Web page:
Departmental Overviews (Chemistry): Creating the Future through Chemistry - School of Science, the University of Tokyo
Mar 12, 2019

Departmental Overviews (Chemistry): Creating the Future through Chemistry


-The Department of Chemistry -


Professor Mitsuhiko Shionoya (Head of the Department of Chemistry)


When the periodic table of elements was created by Mendeleev, it became the key to understand matter, and even the world. Around the same time, chemistry began to emerge in Japan. With the birth of the periodic table, it became possible to discover and design new chemical compounds and reactions, which significantly accelerated the development of chemistry. Now, about 150 years later, the periodic table is evolving considerably and the frontiers of chemistry are rapidly expanding. Thus, regardless of the field, the Department of Chemistry focuses on training students who will be active internationally by emphasizing the quest to elucidate the mechanisms of nature at the molecular level, and cultivating their ability to create new materials.

The history and organization of the Department of Chemistry

The first research center for chemistry in Japan was called Seirenkata (Department of Refining), which was established in 1861 at Kanda Ogawamachi by the Tokugawa government as part of the Bansho Shirabesho (Institute for the Study of Barbarian Books). Seirenkata became the Department of Chemistry in Tokyo Imperial University’s Faculty of Science in 1877 and produced three graduates that same year. Soon afterwards, the Department of Chemistry became the birthplace of chemistry in Japan and even now is continuing to produce world-renowned research as well as future leaders in academia, industry, and education. In 2011, the Department of Chemistry celebrated its 150th anniversary, which provided the perfect opportunity to think about the contributions of chemistry to academia and society, as well as contemplate the future of chemistry.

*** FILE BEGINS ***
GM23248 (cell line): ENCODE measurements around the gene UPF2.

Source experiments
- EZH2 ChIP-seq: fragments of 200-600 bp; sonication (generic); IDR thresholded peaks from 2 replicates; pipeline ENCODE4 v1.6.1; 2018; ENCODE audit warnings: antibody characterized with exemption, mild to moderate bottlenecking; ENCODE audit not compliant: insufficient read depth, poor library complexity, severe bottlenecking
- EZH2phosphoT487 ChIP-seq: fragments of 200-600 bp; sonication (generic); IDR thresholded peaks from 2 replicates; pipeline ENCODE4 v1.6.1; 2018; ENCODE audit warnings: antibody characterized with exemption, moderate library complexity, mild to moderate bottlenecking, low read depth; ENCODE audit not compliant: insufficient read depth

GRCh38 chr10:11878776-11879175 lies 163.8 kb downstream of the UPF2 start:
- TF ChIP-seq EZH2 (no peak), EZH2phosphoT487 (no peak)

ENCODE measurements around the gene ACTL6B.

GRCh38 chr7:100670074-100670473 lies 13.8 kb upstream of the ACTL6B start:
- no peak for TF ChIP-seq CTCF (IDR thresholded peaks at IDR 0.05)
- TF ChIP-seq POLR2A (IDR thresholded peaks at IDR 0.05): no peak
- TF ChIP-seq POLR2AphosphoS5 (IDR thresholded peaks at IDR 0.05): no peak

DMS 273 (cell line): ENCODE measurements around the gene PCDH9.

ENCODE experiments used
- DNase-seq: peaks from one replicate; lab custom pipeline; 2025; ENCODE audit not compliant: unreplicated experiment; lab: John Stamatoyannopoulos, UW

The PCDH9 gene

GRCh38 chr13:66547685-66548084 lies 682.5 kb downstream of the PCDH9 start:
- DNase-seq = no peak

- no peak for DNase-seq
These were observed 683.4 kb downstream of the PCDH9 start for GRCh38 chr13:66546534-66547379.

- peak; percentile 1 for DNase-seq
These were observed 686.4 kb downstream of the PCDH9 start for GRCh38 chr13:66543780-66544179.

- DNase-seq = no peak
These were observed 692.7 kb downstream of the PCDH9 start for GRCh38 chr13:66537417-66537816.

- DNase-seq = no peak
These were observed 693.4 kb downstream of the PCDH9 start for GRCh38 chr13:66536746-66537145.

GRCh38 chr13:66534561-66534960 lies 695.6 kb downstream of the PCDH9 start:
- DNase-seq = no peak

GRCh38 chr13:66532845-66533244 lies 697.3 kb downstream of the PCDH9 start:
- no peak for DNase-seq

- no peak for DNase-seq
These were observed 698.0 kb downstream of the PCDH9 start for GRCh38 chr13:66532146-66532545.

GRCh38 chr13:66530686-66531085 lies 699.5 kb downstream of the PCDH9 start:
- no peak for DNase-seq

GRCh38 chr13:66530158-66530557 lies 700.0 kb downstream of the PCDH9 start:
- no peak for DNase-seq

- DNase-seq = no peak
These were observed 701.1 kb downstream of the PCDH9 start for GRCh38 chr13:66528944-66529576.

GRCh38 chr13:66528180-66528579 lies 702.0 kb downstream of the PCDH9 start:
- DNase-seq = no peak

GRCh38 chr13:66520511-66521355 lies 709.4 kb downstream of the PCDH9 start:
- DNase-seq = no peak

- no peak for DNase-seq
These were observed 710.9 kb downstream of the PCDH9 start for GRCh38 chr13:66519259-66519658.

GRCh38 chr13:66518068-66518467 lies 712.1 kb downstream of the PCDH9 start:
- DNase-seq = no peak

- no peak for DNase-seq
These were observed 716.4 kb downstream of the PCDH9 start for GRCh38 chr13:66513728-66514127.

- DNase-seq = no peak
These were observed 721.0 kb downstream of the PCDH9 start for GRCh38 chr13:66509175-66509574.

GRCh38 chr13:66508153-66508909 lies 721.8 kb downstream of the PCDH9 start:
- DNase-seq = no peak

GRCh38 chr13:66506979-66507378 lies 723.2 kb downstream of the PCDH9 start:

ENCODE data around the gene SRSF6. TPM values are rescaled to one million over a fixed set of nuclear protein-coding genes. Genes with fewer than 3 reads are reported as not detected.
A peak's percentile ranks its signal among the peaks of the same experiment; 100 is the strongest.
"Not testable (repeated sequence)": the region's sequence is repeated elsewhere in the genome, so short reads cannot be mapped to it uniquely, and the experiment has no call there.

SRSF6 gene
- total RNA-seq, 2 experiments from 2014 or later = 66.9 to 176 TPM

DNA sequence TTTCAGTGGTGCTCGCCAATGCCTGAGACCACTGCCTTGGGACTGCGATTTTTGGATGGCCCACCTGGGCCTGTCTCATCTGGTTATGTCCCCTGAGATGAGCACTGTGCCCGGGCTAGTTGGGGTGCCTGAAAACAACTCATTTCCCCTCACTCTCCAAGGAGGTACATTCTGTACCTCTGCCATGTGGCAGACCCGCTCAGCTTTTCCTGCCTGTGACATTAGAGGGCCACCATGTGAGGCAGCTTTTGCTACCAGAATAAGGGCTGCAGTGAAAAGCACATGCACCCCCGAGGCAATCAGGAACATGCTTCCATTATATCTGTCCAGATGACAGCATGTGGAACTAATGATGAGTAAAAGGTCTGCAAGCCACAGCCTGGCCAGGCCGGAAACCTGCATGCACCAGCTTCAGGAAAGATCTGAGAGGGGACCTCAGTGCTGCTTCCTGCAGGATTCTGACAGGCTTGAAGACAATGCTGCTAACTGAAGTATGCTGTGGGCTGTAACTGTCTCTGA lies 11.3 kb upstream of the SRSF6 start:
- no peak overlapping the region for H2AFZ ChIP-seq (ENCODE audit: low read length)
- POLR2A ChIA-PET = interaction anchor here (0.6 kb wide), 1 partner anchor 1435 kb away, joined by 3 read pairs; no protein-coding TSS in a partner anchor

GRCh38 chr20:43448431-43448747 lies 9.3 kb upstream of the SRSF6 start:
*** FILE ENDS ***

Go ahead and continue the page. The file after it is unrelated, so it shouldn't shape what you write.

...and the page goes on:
East Chemistry Building

The East Chemistry Building, which was built in 1916, is the oldest building on Hongo Campus and to this day remains unchanged despite having endured natural disasters and war. From March 1983, the entirety of the West Chemistry Building became dedicated to laboratories. An auditorium, lectures rooms, laboratories, as well as the student common room and library, are located in the Main Chemistry Building (built in 1962), which is nestled between the aforementioned East and West buildings.